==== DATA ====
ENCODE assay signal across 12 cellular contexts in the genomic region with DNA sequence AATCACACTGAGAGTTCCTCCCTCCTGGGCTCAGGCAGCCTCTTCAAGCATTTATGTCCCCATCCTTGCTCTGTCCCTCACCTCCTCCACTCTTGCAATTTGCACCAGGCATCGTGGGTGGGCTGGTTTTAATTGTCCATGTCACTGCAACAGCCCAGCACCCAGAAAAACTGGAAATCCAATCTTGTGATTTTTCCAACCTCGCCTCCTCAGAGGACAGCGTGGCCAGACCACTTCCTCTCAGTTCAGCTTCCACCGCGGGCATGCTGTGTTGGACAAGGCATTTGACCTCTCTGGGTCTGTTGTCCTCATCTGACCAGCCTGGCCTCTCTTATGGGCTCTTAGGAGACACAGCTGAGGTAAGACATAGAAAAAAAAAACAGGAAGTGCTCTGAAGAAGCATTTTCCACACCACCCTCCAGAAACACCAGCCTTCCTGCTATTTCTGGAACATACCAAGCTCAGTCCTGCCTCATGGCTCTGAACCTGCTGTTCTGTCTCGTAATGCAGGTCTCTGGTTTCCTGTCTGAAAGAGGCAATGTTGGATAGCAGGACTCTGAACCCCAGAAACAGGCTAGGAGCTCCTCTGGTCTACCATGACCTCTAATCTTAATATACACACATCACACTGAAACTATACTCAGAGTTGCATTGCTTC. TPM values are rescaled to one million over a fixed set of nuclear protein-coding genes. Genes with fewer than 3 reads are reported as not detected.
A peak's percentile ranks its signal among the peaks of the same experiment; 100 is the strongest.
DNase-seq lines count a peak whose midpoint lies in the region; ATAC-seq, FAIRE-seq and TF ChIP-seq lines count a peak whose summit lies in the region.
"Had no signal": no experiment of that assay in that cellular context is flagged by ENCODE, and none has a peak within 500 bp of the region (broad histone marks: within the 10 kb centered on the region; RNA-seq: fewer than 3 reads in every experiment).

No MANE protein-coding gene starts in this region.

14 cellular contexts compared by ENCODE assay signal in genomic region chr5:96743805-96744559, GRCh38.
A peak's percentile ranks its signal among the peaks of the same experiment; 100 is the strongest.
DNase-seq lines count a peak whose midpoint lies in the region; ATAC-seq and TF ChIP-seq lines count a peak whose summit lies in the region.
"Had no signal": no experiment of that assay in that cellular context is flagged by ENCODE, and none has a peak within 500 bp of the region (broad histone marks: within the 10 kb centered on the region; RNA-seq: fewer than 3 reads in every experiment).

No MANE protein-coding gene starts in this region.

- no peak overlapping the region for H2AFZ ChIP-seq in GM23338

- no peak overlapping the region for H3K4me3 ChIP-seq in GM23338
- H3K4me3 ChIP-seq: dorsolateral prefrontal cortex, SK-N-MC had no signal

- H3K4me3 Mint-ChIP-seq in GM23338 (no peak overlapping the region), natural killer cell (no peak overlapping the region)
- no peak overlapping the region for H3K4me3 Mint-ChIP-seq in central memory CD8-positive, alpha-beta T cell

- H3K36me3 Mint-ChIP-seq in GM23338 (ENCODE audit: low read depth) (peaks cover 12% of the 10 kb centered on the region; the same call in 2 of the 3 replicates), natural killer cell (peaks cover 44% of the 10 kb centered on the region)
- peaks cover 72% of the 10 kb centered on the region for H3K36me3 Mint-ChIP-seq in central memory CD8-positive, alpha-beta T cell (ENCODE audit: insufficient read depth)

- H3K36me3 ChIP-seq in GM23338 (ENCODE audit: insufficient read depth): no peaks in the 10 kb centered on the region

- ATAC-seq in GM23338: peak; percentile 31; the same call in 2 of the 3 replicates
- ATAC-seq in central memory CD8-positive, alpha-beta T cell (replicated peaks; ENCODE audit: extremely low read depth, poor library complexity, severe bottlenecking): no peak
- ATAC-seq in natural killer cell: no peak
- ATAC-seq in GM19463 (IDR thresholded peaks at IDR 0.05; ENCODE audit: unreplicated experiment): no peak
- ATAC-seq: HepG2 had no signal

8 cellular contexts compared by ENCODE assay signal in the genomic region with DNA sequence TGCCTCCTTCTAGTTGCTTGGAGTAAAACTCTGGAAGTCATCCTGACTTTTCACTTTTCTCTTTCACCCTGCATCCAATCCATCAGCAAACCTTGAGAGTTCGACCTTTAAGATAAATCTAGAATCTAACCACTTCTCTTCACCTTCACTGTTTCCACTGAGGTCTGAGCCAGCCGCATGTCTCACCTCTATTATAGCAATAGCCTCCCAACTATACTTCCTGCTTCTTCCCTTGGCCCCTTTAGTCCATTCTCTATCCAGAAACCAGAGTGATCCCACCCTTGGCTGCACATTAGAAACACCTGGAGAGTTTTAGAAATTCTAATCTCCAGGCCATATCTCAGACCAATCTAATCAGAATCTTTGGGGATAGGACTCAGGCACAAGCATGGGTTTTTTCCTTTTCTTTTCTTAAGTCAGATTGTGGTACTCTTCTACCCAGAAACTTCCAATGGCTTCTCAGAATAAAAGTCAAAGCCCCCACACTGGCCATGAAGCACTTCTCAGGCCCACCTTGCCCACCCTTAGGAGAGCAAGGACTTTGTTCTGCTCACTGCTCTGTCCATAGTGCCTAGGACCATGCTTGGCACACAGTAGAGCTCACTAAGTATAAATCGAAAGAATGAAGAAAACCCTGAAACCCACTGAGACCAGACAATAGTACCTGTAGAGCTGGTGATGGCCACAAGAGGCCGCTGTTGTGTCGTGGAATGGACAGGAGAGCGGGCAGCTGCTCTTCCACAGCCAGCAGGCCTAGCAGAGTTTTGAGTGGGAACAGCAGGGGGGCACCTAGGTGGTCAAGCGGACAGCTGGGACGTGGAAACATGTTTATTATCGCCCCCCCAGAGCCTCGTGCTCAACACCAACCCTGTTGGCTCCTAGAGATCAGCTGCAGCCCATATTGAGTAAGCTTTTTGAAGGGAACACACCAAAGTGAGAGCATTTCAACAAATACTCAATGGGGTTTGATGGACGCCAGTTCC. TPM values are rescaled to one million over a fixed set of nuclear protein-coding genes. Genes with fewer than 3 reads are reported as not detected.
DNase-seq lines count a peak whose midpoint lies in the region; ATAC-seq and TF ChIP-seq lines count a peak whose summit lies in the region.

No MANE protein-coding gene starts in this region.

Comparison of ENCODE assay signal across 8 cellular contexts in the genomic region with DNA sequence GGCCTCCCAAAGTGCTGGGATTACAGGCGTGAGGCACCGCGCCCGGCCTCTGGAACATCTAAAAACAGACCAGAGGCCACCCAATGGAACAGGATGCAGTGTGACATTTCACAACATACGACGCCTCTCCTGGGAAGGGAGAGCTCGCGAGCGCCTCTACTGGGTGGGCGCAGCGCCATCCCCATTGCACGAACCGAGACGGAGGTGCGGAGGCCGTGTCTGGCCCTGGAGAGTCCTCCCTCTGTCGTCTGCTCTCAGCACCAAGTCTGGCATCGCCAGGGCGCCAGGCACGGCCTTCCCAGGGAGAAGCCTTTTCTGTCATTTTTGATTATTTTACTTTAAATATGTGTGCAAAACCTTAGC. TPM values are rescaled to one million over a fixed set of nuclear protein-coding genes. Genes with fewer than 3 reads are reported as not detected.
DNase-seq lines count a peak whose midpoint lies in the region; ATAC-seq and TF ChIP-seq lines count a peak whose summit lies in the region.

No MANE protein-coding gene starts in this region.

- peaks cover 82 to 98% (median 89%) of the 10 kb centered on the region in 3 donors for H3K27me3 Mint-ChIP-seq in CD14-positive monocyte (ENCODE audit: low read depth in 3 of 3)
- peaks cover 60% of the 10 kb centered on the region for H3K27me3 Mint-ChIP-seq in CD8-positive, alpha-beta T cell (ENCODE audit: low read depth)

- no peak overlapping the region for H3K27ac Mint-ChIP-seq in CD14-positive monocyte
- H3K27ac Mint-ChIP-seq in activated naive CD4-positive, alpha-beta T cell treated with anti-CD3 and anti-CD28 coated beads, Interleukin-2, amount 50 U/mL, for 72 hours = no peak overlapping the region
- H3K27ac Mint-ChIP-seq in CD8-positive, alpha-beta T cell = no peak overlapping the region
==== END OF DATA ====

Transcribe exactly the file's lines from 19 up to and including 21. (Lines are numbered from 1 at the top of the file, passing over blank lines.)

- ATAC-seq in GM23338: peak; percentile 31; the same call in 2 of the 3 replicates
- ATAC-seq in central memory CD8-positive, alpha-beta T cell (replicated peaks; ENCODE audit: extremely low read depth, poor library complexity, severe bottlenecking): no peak
- ATAC-seq in natural killer cell: no peak